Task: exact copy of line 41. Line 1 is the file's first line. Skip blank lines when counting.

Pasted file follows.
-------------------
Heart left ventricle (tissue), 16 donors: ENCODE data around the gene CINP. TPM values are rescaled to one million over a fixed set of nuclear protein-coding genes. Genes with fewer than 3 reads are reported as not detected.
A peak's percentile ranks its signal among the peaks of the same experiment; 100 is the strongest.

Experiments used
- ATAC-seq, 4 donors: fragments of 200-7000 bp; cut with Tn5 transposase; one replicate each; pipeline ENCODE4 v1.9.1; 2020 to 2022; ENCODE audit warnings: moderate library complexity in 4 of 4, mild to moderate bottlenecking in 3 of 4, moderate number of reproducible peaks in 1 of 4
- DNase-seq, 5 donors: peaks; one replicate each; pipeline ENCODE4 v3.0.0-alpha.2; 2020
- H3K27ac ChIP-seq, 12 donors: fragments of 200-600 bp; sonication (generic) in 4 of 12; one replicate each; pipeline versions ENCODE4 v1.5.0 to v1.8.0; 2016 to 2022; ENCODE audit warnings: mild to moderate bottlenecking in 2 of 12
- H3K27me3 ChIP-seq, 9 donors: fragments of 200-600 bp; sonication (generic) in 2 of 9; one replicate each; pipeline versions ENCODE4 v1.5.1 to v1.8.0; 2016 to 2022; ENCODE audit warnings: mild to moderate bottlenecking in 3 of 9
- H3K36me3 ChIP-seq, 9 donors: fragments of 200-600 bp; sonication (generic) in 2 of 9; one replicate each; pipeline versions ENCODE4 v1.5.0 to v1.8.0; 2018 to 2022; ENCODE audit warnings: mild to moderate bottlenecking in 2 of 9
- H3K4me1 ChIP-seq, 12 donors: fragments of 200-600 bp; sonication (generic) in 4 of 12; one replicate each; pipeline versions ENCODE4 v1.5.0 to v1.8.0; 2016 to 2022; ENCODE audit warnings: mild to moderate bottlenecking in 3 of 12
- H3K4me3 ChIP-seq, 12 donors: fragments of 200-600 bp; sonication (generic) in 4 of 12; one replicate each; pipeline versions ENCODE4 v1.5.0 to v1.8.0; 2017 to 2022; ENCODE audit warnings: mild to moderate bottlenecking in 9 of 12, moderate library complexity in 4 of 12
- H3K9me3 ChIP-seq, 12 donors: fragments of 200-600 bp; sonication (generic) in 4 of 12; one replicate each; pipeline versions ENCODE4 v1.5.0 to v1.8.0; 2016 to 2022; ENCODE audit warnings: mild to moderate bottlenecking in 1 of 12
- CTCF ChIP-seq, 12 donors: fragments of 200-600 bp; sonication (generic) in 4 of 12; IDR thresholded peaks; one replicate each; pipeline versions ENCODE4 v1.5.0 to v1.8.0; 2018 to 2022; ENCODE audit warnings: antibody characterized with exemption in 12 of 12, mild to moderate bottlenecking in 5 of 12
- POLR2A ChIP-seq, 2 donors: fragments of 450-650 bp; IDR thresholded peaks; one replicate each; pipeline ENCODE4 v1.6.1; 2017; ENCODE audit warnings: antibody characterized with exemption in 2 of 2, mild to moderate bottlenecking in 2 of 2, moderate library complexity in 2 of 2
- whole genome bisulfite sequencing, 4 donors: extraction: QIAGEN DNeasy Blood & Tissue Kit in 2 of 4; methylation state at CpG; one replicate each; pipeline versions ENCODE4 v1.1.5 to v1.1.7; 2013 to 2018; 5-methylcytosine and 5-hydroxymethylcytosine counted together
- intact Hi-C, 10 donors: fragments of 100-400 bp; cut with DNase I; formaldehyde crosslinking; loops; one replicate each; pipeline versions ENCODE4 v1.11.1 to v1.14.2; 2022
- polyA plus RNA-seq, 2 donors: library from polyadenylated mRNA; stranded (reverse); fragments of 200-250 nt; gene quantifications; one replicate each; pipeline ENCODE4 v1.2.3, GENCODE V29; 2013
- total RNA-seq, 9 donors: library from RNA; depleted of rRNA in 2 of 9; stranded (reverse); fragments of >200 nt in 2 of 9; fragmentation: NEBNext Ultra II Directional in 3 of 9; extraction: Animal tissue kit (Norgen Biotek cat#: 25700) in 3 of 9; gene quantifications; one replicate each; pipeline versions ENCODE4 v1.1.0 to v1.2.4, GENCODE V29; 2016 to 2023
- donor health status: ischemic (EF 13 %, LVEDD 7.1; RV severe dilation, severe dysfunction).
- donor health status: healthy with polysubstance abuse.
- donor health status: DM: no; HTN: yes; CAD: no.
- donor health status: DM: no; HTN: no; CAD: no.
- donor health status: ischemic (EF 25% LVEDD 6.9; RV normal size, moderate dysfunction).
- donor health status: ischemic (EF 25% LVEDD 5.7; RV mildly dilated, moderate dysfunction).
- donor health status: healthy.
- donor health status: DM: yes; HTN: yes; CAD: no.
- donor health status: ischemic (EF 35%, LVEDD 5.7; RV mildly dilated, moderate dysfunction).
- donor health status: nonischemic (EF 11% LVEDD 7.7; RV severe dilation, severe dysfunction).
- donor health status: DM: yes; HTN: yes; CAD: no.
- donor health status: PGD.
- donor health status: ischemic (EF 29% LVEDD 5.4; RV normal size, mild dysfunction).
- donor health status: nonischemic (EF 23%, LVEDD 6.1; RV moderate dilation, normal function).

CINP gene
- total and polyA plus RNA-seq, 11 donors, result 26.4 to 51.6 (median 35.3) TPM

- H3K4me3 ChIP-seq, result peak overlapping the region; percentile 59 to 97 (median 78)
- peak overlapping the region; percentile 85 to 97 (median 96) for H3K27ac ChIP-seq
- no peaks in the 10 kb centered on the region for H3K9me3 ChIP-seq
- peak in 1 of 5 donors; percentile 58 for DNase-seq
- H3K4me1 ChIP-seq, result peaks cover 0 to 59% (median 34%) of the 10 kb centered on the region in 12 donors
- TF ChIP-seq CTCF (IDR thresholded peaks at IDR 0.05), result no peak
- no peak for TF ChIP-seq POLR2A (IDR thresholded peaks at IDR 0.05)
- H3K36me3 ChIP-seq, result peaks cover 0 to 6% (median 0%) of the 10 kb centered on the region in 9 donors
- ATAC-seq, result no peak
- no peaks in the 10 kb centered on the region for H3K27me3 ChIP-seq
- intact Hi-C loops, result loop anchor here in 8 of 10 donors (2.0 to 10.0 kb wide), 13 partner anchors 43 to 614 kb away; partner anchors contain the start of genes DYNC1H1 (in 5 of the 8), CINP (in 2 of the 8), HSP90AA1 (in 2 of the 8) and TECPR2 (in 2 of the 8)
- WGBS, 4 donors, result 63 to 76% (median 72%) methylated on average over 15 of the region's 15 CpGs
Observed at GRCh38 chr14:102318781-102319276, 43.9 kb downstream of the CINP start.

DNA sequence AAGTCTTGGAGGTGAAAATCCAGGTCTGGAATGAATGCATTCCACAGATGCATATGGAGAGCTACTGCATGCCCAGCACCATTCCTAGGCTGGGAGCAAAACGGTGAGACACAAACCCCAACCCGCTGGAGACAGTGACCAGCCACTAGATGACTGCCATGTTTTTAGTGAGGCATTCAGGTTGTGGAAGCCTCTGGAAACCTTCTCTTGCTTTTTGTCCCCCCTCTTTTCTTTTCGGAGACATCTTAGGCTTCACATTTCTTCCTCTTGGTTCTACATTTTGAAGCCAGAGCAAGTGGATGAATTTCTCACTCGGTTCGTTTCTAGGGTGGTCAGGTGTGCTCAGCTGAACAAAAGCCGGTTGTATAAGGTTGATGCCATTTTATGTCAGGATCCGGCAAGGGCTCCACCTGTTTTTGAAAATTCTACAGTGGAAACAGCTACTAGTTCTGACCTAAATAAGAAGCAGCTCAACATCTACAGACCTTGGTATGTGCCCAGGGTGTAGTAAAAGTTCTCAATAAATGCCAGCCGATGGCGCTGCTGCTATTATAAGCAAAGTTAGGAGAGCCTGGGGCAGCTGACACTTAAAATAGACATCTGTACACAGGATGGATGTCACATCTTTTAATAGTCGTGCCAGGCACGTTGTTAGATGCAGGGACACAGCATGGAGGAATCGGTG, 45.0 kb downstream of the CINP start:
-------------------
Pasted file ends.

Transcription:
- H3K36me3 ChIP-seq, result peaks cover 0 to 6% (median 0%) of the 10 kb centered on the region in 9 donors